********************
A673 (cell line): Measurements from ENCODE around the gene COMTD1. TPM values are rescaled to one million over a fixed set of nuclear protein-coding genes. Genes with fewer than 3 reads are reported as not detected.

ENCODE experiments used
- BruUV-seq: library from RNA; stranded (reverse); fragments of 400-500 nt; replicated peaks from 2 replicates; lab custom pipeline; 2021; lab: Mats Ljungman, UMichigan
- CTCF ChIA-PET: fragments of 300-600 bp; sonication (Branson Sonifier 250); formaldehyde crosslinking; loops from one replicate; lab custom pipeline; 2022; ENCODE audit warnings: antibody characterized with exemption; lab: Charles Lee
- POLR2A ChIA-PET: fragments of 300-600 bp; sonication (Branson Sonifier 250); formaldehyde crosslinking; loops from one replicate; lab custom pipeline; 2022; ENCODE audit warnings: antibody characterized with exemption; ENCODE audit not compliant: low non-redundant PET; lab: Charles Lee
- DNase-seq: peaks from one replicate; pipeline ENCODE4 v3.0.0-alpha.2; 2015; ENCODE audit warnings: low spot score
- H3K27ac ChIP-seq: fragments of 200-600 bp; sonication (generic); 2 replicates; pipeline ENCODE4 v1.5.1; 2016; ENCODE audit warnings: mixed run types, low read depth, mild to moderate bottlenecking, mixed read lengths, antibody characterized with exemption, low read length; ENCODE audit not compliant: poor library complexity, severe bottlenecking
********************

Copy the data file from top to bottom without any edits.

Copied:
A673 (cell line): Measurements from ENCODE around the gene COMTD1. TPM values are rescaled to one million over a fixed set of nuclear protein-coding genes. Genes with fewer than 3 reads are reported as not detected.

ENCODE experiments used
- BruUV-seq: library from RNA; stranded (reverse); fragments of 400-500 nt; replicated peaks from 2 replicates; lab custom pipeline; 2021; lab: Mats Ljungman, UMichigan
- CTCF ChIA-PET: fragments of 300-600 bp; sonication (Branson Sonifier 250); formaldehyde crosslinking; loops from one replicate; lab custom pipeline; 2022; ENCODE audit warnings: antibody characterized with exemption; lab: Charles Lee
- POLR2A ChIA-PET: fragments of 300-600 bp; sonication (Branson Sonifier 250); formaldehyde crosslinking; loops from one replicate; lab custom pipeline; 2022; ENCODE audit warnings: antibody characterized with exemption; ENCODE audit not compliant: low non-redundant PET; lab: Charles Lee
- DNase-seq: peaks from one replicate; pipeline ENCODE4 v3.0.0-alpha.2; 2015; ENCODE audit warnings: low spot score
- H3K27ac ChIP-seq: fragments of 200-600 bp; sonication (generic); 2 replicates; pipeline ENCODE4 v1.5.1; 2016; ENCODE audit warnings: mixed run types, low read depth, mild to moderate bottlenecking, mixed read lengths, antibody characterized with exemption, low read length; ENCODE audit not compliant: poor library complexity, severe bottlenecking